Lectins are present in grains and raw legumes as part of the plant’s defense mechanisms and they can cause damage to your intestinal lining by slowing down its natural repair processes.

Phytates are a storage form of phosphorus in grains, legumes, nuts and seeds and they are also part of the plant’s defense mechanism.

Phytates bind to minerals such as iron, zinc, and calcium in your GI tract making those minerals inaccessible.

What Not To Eat

So we have gone through the history, the wheat, what gluten sensitivity is and now you must be thinking that we are leaving you with NO BREAD to eat! How could we do something so cruel?

We are nutritionists, and we love our food, so we are here to tell you that there are options and we are listing them for you from the things you’re better off without to your delicious healthier alternatives.

  • Commercial Bread

As we said, the process of making commercial bread leaves the loaf stripped of nutrients. Even gluten-free products are made with starch and sugar and contain a lot of chemicals.

These types of bread are high on the Glycemic Index list and can cause blood sugar spikes and make you irritable.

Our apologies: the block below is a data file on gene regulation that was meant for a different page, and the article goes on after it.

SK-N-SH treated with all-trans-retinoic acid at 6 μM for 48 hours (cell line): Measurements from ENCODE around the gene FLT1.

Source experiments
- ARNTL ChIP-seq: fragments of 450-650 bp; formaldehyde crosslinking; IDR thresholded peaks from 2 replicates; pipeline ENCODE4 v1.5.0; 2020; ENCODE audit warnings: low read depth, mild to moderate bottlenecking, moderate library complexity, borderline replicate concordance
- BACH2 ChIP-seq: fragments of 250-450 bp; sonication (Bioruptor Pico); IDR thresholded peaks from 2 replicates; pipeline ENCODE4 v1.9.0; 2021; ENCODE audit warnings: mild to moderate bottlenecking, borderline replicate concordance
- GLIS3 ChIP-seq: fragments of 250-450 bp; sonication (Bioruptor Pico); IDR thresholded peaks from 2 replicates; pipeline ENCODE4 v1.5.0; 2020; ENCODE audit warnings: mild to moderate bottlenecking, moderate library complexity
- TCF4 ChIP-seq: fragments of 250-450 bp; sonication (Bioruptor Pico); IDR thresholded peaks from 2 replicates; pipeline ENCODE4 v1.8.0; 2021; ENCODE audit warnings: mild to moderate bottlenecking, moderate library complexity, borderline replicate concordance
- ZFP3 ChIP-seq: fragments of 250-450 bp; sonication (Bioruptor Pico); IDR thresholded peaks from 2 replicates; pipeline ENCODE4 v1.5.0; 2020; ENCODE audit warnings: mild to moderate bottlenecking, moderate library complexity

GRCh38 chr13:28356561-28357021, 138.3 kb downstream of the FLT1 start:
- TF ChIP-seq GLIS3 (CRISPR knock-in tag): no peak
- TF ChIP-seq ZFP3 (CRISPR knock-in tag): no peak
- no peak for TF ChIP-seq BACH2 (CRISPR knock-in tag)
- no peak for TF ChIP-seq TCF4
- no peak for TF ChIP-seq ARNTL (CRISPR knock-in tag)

• Glucose-fructose

Sugar is not something you need from a loaf of bread. It’s added to increase taste and volume, and can cause numerous health problems.

  • Canola and soybean oil

Both oils are genetically modified and are used in most of today’s food. They are however, very processed and are essential a “non-food” food.

  • Acetylated Tartaric Acid Esters of Mono and Diglycerides

DATEM is a lab-made emulsifier often used in commercial breads. It gives the bread the chewy structure, although eggs and milk can provide the same effect. However, they cost the producers much, which is why they stick to this harmful compound.

  • Calcium propionate

Another ‘what is this’ in an ingredient list. Usually, if you can’t understand what the ingredient is, it probably it’s probably made in a lab.

Calcium Propionate is also known as E282 (so it’s not even a word, it’s a number), and it is added as a preservative to maintain shelf life. This ingredient’s primary role is to kill bacteria and prevent mold.